Many organizations focus on military personnel, including the Substance Abuse and Mental Health Services Administration and the U.S. Departments of Defense, Justice Bureau of Justice Statistics and Veterans Affairs. Their attention is warranted when you consider the following statistics:
Substance abuse and military life are deeply connected, which is why many programs seek to help soldiers who abuse drugs.
According to the National Institute on Drug Abuse (NIDA) prescription drug abuse doubled among U.S. military personnel from 2002 to 2005, and it almost tripled between 2005 and 2008. However, alcohol abuse is the most prevalent problem. When a soldier has a mental health issue and abuses drugs, the situation is even worse; this combination was involved in 30 percent of the army’s suicide deaths from 2003 to 2009, and in more than 45 percent of non-fatal suicide attempts from 2005 to 2009. In response to the growing concern about combat-related addiction and mental health issues NIDA has sponsored 14 different research initiatives to explore the following topics:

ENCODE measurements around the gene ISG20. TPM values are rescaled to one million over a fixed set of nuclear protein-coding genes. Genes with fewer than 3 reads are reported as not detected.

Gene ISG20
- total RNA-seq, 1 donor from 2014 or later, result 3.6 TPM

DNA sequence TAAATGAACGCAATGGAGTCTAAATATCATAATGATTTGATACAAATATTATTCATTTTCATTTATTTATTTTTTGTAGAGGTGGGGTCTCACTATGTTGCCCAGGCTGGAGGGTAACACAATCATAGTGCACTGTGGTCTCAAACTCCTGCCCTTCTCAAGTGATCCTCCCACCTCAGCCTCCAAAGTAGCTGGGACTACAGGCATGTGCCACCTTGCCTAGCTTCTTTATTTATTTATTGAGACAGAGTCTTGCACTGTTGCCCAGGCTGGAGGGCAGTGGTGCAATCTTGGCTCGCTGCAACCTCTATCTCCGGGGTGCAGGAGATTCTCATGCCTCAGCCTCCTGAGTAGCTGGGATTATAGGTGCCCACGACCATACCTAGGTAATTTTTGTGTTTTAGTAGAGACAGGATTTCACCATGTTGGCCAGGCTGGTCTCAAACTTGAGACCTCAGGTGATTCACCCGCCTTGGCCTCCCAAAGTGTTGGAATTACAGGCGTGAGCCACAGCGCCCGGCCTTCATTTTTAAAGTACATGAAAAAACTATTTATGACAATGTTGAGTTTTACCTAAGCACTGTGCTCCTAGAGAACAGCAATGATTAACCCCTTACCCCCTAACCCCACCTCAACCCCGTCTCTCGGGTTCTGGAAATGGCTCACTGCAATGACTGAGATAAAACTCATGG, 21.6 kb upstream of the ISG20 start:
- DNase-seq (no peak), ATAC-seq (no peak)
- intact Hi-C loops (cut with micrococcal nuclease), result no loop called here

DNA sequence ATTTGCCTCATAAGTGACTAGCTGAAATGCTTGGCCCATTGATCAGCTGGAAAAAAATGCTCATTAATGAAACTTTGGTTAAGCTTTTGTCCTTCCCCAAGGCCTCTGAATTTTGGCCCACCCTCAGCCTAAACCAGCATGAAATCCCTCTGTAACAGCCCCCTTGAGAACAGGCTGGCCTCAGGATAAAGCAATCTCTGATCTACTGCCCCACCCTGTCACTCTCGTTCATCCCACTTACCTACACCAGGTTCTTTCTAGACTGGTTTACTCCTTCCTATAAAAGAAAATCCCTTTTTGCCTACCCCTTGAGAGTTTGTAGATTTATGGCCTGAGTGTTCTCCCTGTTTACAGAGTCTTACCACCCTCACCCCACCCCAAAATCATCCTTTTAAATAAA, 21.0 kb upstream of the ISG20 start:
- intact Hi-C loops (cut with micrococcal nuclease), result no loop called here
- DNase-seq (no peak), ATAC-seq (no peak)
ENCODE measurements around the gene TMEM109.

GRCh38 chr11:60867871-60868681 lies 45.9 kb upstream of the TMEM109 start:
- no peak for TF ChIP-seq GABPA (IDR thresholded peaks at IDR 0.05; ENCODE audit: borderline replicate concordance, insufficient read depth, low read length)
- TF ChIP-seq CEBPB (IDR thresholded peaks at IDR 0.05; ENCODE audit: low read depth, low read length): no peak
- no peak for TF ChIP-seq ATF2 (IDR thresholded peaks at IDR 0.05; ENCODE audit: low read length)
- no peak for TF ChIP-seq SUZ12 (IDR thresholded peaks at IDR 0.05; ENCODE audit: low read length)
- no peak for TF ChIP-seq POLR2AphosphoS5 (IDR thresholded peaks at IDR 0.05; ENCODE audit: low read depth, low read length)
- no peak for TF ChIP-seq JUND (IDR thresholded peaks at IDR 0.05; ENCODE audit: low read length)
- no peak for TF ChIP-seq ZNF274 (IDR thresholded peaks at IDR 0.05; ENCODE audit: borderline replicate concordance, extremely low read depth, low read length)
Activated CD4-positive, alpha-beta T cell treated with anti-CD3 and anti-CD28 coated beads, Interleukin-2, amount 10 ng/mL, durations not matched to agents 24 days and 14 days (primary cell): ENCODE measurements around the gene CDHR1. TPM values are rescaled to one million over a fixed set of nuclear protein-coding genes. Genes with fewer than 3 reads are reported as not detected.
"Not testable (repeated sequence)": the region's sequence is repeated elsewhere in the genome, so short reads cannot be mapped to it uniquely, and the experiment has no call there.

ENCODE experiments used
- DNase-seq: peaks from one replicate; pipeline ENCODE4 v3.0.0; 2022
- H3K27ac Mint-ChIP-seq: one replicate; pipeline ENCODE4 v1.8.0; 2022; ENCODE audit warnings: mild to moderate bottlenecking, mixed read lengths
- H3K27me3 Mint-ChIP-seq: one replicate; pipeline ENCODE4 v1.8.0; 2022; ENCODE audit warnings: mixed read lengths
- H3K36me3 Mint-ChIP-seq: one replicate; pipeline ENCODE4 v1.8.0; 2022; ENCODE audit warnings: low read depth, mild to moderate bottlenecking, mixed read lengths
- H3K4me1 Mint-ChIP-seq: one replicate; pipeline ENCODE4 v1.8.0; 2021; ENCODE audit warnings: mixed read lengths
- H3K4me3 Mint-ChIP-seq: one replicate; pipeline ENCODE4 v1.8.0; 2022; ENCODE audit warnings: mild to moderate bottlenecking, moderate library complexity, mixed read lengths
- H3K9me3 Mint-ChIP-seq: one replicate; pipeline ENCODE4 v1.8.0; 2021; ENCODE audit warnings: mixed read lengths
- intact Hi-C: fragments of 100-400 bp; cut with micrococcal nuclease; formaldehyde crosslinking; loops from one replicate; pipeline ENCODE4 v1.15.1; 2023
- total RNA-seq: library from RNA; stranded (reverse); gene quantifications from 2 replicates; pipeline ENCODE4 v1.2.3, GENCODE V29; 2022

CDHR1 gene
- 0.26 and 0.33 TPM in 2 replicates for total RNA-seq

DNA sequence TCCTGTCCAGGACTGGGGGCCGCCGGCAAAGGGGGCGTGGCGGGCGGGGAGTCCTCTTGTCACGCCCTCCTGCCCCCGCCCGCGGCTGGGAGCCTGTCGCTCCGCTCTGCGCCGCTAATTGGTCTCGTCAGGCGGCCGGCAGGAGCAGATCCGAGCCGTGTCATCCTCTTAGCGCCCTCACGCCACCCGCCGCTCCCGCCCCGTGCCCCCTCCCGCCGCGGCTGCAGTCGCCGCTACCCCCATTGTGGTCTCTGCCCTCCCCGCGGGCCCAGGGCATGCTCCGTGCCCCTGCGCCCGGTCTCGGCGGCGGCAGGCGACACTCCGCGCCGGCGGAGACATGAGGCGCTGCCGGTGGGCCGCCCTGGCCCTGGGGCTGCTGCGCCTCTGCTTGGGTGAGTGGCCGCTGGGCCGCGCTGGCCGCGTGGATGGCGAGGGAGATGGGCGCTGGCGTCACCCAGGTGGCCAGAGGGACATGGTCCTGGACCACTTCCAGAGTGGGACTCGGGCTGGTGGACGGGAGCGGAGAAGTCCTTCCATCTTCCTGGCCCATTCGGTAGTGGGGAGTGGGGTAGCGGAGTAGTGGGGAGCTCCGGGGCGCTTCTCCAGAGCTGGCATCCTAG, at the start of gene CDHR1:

National resources are required to help the military personnel.
Soldiers who suffer from both addiction and mental health issues cite the following reasons for their struggle:
When a person’s emotional state is on constant alert, this often leads to any of the following symptoms:
These factors can contribute the statistics on combat-related addiction.
Being away from your loved one makes soldiers feel disconnect, but we can help you reconnect with your loved ones. You don’t have to handle this alone, because we are here to help. If you think you could benefit from addiction therapy, call our toll-free helpline today. We are available 24 hours a day to answer any questions you might have about addiction help for soldiers.